Initially I’m focused on Bumblebees.
Section 3 of the publication “Conserving Bumblebees” has three pages discussing bumblebee habitat. Most of the work on discovering bumblebee habitat comes from Great Britain. Because the population density is great throughout the country most nests were found near where people lived ( Because that is where they were able to look most often)
In a nutshell, bumble bees nests are usually found near or below ground level. Because of this, their nests are in areas that are not disturbed. Disturbed areas would be those walked upon, mowed, grazed-on or tilled. In developed areas this is likely to mean in green corridors under power lines and along small streams and drainage areas where native vegetation grows even in our cities.
There is not a lot to go on here. I’ve copied these next portions directly from the text and used italics to indicate this.
“ suggesting that bumble bees are opportunistic in nest site selection. Some species do have nesting preferences, but will take advantage of many different locations and materials.
The most comprehensive study analyzed over one thousand nesting sites. Of the top five nest locations—bird box, cavity in rock wall, compost pile, under building/man made structure, hole in the ground, four were artificial structures and they represented more than three quarters of observed nests.
While there may be some surveyor bias here as citizens are more likely to be looking where people live, it still means that gardens and natural areas with buildings, rock walls, bird boxes, etc. can provide significant habitat. This adds to the growing evidence that urban areas, parks, gardens, and managed natural areas can be significant refuges for bumble bees
Later sections of the text added
Most bumble bees nest underground, often in abandoned holes made by ground squirrels,and
Some species do nest on the surface of the ground (in grass tussocks) or in empty cavities (hollow logs, dead trees, under rocks, etc.). To which I would add that considering what we have to work with here in New England, this should be bumblebee nirvana.
In gardens, nests are often found in compost piles or unused bird houses. This would be an argument for keeping a compost pile rather than a rotating compost drum
Overwintering: Only the already impregnated Queen bumblebee overwinters to start again in the spring.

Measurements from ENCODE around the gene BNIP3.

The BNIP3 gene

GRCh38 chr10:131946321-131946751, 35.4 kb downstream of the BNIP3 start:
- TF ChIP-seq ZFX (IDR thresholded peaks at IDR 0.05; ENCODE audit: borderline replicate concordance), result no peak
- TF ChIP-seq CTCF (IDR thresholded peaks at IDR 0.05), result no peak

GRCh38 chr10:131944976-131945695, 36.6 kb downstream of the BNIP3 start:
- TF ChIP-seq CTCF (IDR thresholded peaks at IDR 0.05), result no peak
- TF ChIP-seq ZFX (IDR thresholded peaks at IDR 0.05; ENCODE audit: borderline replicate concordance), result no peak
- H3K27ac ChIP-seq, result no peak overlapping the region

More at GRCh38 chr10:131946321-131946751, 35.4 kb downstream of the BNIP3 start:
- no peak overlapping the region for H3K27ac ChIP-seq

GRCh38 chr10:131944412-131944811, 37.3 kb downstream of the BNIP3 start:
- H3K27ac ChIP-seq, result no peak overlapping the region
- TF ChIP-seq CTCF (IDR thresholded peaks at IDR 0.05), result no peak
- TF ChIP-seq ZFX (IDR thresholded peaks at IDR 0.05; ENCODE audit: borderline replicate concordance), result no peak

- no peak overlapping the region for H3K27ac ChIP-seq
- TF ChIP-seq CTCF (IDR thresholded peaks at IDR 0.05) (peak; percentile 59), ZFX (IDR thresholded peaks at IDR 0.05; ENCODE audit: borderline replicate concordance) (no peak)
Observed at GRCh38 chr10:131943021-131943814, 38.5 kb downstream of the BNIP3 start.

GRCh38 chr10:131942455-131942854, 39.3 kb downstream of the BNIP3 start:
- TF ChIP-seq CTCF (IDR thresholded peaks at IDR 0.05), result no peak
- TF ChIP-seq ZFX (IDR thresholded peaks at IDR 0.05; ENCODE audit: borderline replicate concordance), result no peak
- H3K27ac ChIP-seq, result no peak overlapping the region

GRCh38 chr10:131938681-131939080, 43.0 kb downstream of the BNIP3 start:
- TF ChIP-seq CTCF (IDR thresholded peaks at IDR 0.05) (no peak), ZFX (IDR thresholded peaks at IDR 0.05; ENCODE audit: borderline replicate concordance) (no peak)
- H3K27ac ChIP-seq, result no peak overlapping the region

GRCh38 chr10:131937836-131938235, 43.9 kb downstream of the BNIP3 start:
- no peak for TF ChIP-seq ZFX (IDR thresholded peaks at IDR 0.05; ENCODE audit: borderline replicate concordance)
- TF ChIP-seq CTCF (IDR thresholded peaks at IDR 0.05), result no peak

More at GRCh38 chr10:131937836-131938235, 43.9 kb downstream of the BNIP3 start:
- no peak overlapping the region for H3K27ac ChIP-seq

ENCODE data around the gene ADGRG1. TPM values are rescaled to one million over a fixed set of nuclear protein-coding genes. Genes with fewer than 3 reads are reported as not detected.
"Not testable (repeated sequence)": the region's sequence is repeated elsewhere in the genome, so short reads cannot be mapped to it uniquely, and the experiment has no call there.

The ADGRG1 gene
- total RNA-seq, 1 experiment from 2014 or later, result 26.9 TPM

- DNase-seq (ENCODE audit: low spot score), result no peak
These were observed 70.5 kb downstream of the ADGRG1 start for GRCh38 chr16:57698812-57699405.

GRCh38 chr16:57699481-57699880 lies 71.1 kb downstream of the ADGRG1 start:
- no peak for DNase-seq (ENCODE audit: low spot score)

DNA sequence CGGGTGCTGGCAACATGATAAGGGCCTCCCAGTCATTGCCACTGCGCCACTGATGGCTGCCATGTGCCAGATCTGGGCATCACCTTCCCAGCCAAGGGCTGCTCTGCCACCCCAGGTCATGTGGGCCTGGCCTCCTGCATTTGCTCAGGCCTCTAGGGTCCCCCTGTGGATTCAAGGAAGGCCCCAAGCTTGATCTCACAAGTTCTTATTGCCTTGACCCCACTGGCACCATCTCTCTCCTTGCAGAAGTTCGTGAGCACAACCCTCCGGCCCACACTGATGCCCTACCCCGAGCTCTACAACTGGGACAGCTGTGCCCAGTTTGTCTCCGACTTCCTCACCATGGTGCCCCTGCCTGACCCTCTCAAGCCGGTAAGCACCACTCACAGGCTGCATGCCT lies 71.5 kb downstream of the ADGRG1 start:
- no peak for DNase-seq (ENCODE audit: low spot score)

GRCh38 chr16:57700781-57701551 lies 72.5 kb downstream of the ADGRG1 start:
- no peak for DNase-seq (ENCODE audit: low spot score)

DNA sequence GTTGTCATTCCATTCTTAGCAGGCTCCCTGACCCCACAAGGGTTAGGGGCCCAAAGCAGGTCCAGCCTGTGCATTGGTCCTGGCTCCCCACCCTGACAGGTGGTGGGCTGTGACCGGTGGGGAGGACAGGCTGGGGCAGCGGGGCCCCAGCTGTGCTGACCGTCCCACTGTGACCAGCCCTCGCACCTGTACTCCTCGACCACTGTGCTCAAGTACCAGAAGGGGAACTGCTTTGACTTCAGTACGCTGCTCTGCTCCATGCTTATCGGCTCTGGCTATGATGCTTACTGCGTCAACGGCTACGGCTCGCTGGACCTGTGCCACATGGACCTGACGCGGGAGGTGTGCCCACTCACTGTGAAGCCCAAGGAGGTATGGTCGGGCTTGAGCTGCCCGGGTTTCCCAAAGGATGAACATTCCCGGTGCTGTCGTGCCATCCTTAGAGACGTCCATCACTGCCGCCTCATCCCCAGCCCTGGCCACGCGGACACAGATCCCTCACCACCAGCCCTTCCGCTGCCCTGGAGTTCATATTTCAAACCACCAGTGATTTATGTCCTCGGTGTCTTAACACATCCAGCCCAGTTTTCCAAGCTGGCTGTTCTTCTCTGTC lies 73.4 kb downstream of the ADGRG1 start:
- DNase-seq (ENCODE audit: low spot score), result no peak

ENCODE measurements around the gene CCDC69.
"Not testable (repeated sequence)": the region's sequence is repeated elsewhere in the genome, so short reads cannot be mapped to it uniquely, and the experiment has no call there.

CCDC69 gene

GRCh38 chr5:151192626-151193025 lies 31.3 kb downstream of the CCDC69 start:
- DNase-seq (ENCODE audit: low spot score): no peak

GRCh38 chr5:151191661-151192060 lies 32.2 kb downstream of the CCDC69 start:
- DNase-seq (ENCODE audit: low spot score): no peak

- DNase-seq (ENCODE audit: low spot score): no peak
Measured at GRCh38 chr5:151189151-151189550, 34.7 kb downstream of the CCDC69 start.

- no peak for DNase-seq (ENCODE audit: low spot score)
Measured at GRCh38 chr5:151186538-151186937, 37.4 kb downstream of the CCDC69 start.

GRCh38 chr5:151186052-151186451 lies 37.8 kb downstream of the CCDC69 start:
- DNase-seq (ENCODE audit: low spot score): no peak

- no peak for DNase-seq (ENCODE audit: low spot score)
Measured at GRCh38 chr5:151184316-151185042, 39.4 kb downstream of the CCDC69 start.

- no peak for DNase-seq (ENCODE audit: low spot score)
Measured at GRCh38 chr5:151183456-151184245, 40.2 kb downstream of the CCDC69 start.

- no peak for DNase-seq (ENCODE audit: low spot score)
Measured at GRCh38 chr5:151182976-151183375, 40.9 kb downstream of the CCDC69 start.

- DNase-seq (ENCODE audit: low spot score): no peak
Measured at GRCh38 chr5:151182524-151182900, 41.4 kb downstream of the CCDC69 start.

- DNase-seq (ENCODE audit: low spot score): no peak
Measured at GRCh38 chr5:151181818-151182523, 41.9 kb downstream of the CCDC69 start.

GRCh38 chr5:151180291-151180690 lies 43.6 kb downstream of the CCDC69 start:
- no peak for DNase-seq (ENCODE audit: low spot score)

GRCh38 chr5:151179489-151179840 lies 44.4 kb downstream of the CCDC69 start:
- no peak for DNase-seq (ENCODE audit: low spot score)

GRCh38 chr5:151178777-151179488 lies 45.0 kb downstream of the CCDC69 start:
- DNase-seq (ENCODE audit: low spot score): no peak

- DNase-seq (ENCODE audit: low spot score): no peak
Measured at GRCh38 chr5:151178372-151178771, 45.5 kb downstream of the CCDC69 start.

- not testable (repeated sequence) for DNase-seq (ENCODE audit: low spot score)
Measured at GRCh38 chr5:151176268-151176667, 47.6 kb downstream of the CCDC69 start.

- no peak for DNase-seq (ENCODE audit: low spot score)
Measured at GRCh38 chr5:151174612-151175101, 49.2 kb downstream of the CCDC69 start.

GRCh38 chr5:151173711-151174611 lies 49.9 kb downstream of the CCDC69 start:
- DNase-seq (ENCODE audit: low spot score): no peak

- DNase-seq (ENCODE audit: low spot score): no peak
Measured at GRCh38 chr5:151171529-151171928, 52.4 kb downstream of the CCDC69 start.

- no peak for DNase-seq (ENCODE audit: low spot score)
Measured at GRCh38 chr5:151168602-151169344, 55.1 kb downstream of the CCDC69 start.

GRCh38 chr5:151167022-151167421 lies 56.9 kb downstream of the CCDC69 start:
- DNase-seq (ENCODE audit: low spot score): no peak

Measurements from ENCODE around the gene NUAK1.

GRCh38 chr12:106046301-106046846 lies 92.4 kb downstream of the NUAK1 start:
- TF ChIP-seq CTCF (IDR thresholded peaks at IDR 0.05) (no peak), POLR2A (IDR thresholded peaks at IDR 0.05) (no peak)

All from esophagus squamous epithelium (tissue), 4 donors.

Queens most likely overwinter in small cavities just below or on the ground surface.
They have also been noted overwintering in man-made habitat such as woodpiles, rock walls, and in sheds.
For most of us, the advice is the same as for other bees. Leave some area “rough” and in its natural state. But we can create opportunities to add cracks and crevices in garden walls, particularly where foot traffic is low.
In the above picture, a raised bed garden was created to hide a tree stump. The current fashion when a tree is cut down on your lawn is to bring in a large machine to dig out the tree roots so that the surface can be smoothed over and grass planted. In this picture, a tree stump was cut off close to the ground and left in place, but buried with approximately 1 foot of garden soil. This was then surrounded by bricks to level out changes in the grade and topped with slightly more decorative blocks that provide for sitting. The otherwise unsightly tree stump became a raised bed flower garden. The spaces between the bricks might provide nesting or over-wintering space.
Late 2016 update: During the early summer of 2016, I followed dozens of solitary bumblebees as best I could keep up with them, hoping to discover where a bumblebee nest might get created. The area that received the most inspections by bumblebees was along a garden fence where I had placed shipping pallets along the fence. I had cut shipping pallets in half and placed them on the ground outside of the garden fence. These half pallets held decaying leaves in place creating about a 2 foot wide weed-free zone of “edging” along the garden fence. Several seasons accumulation of decaying leaves on top of the pallets created many cavities and hollows under the individual boards. It was a nesting place for crickets and field mice and voles, as well a cafeteria and temporary shelter for garter snakes and chipmunks and squirrels.
I suspect the cafeteria aspect kept the bumblebees from nesting there or soon discouraged those that might have tried to nest there. The one thing I did discover about these mice nesting sites is that they can harbor rich breeding grounds for ticks, the suspected source of Lyme disease. Ticks are an ongoing and growing problem in this area. Because of this, I will remove the pallet perimeter while the weather is still quite cold, but leave the decaying leaves in place. A mouse-eating house cat or barn cat is the only organic tick defense I can think of that won’t bother bumble bees.
During all of 2016, I failed to discover a single bumblebee nest, active or abandoned.
During early October before our first killing frost, my ever-bearing raspberry flowers attracted a great many bumblebees, even when too cool for honeybees to be out foraging. From this, I took comfort in knowing that bumblebees were likely to overwinter nearby. However, their nests or over-wintering spot was not likely near the raspberries and I soon lost sight of them as they completed their raspberry foraging and flew off in inconsistent directions.
This bumblebee nest location hunt will continue in 2017.